[LINK] NBN white-elephant-to-be ..
pbrooks-link at layer10.com.au
Wed Aug 25 13:13:36 AEST 2010
On 25/08/2010 7:21 AM, Richard Chirgwin wrote:
> Even people who are well-informed on other matters get important details
> wrong, as in the article below. This, combined with intractable
> partisanship, has completely polluted the NBN debate.
Agreed 100%. This article, like so many others, has personal opinion mixed up with and
asserted as facts, and most readers aren't in a position to examine and extract the
valid points from within the emotive and invalid points.
>> The price we've been quoted is $43 billion, but that's only for the
>> initial build.
>> Factor in the year-on-year running costs and the NBN rests somewhere
>> between a losing investment and a financial black hole, guaranteed never
>> to break even, let alone to turn a profit.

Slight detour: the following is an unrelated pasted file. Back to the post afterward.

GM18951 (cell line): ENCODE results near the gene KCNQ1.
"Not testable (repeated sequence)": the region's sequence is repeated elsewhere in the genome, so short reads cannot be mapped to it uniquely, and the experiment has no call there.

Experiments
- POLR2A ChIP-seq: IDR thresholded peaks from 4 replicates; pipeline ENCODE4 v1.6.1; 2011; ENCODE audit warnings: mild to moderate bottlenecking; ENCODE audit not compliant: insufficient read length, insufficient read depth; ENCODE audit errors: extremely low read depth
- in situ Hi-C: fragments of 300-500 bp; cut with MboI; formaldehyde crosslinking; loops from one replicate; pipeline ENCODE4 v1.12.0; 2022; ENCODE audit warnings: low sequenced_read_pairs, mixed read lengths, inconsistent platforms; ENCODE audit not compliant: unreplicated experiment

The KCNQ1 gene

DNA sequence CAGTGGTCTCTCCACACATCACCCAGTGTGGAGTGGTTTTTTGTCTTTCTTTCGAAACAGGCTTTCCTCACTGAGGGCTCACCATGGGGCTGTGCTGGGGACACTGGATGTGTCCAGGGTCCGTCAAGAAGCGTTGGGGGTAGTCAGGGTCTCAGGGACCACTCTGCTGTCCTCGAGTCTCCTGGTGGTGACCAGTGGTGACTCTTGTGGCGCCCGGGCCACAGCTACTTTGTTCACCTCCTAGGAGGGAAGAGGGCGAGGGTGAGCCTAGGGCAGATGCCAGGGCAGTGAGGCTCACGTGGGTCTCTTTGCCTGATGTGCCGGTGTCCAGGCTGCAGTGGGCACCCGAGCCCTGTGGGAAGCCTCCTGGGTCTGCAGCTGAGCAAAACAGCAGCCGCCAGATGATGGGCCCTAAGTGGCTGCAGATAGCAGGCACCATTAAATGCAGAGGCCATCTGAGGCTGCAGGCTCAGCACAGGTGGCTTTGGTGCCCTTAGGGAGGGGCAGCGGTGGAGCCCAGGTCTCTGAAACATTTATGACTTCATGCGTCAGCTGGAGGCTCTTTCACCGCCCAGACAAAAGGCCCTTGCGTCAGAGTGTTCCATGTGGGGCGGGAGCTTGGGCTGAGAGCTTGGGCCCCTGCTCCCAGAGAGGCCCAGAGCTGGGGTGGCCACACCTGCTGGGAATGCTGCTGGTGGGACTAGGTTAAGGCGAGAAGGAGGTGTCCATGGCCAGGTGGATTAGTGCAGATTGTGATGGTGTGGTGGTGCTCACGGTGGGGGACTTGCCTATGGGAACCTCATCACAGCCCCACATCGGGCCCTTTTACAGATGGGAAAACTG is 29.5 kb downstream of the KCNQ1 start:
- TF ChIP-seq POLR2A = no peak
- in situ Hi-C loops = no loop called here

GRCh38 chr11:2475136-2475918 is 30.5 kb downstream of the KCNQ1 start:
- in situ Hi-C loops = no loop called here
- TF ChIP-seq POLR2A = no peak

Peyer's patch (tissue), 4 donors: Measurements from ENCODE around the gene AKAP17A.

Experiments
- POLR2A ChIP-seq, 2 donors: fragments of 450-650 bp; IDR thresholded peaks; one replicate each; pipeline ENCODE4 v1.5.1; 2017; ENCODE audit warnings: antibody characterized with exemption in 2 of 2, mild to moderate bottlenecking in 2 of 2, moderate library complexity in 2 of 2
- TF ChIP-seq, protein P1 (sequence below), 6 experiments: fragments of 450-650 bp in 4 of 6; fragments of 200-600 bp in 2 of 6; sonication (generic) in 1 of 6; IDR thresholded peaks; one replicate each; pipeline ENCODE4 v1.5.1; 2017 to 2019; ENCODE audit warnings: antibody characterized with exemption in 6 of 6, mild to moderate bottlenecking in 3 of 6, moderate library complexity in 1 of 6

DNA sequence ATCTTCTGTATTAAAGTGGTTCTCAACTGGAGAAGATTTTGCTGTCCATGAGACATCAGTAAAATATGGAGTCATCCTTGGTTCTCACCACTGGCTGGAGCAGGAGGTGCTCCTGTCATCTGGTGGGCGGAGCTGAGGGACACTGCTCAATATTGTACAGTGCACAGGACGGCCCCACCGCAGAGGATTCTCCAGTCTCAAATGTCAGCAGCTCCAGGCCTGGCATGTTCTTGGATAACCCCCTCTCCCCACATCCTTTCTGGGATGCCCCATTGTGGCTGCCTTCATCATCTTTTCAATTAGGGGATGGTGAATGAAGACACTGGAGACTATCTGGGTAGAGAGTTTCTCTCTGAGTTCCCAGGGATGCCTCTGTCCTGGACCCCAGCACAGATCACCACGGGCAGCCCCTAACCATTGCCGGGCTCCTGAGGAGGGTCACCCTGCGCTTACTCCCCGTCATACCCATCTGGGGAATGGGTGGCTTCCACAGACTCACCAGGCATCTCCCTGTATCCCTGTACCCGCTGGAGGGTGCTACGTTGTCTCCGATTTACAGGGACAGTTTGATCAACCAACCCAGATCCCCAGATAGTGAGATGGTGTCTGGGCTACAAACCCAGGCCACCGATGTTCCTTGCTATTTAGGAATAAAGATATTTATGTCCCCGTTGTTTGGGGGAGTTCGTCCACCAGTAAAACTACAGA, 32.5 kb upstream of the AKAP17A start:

The year-on-year running and maintenance costs of a fibre access network should be
significantly lower than the costs to run and maintain the copper network - but this
is somehow never mentioned. I used to know how much Telstra spends on replacing air
gas bottles used to pressurise main cable jackets to try to keep water out, many of
which leak like a sieve - not to mention the labour cost of guys running around every
day with truckloads of gas cylinders - none of which are needed for optical fibre cables.
Similarly the power required to drive a signal down fibre is milliwatts, compared to
1.2W or so required to deliver a DSL line.
Nobody seems to be factoring the lower annual running costs into the TCO comparison -
which was one of the main reasons Telstra gave for wanting to deploy the FTTN network
in the first place.
>> Any way you look at it, the costs are simply too high.
>> Although the fibre might be a 50-year asset, the bulk of the cost will be
>> in replacing its networking equipment as it ages: a capital investment
>> close to $43bn every 10 to 15 years.
Rubbish - the bulk of the capital costs are the civil construction required to install
the optical fibre cable. The network equipment lighting up the fibre is peanuts in
comparison, and is usually replaced to achieve a performance or capacity increase of
several hundred percent, reducing the overall per-unit cost of the network even further.
Didn't bother reading further after finding that paragraph.
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